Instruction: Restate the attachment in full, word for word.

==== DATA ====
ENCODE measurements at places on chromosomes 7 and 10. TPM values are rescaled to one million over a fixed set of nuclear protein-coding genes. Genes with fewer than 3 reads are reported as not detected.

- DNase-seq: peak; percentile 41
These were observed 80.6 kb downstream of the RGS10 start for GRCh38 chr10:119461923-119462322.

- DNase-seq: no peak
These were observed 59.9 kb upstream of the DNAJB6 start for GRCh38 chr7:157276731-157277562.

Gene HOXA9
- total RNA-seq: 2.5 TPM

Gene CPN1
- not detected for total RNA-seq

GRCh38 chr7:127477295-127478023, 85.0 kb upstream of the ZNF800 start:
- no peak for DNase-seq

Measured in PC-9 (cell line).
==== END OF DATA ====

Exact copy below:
ENCODE measurements at places on chromosomes 7 and 10. TPM values are rescaled to one million over a fixed set of nuclear protein-coding genes. Genes with fewer than 3 reads are reported as not detected.

- DNase-seq: peak; percentile 41
These were observed 80.6 kb downstream of the RGS10 start for GRCh38 chr10:119461923-119462322.

- DNase-seq: no peak
These were observed 59.9 kb upstream of the DNAJB6 start for GRCh38 chr7:157276731-157277562.

Gene HOXA9
- total RNA-seq: 2.5 TPM

Gene CPN1
- not detected for total RNA-seq

GRCh38 chr7:127477295-127478023, 85.0 kb upstream of the ZNF800 start:
- no peak for DNase-seq

Measured in PC-9 (cell line).